- 9. Epstein JM, Goedecke M, Yu F, Morris RJ, Wagener DK, et al. (2007) Controlling pandemic flu: the value of international air travel restrictions. PLoS ONE 2: e401.
- 10. World Health Organization (WHO) Writing Group (2006) Non-pharmaceutical interventions for pandemic influenza, international measures. Emerg Infect Dis 12: 81–8.
- 11. Bell DM (2004) Public health interventions and SARS spread, 2003. Emerg Infect Dis 10: 1900–1906.
- 12. Brownstein J, Wolfe CJ, Mandl KD (2006) Empirical evidence for the effect of airline travel on inter-regional influenza spread in the United State. PLoS Med 3: e401.
- 13. Balcan D, Colizza V, Gonçalves B, Hu H, Ramasco JJ, et al. (2009) Multiscale mobility networks and the spatial spreading of infectious diseases. Proc Natl Acad Sci U S A 106: 21484–21489.
- 14. Hufnagel L, Brockmann D, Geisel T (2004) Forecast and control of epidemics in a globalized world. Proc Natl Acad Sci USA 101: 15124–15129.
- 15. Rvachev LA, Longini IM (1985) A mathematical model for the global spread of influenza. Math Biosci 75: 3–22.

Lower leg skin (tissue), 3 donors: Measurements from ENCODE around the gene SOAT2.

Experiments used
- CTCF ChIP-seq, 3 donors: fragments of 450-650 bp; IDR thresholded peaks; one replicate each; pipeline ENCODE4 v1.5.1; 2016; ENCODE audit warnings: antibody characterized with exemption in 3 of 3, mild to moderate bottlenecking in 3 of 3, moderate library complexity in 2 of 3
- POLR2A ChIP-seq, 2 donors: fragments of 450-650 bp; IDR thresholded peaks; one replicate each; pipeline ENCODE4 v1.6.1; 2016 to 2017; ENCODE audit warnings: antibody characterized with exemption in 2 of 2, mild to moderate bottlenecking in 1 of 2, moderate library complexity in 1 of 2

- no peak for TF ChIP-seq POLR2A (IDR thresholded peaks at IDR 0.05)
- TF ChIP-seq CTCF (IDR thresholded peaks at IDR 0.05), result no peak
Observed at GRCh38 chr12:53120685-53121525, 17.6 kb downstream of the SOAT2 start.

- 16. Grais RF, Ellis JH, Glass GE (2003) Assessing the impact of airline travel on the geographic spread of pandemic influenza. Eur J Epidemiol 18: 1065–1072.
- 17. Colizza V, Barrat A, Barthé lemy M, Vespignani A (2006) The role of the airline transportation network in the prediction and predict- ability of global epidemics. Proc Natl Acad Sci USA 103: 2015–2020.
- 18. Balcan D, Hu H, Goncalves B, Bajardi P, Poletto C, et al. (2009) Seasonal transmission potential and activity peaks of the new influenza A(H1N1): a Monte Carlo likelihood analysis based on human mobility. BMC Med 7: 45.
- 19. Flahault A, Valleron A-J (1991) A method for assessing the global spread of HIV-1 infection based on air-travel. Math Popul Stud 3: 1–11.
- 20. Flahault A, Vergu E, Coudeville L, Grais R (2006) Strategies for containing a global influenza pandemic. Vaccine 24: 6751–6755.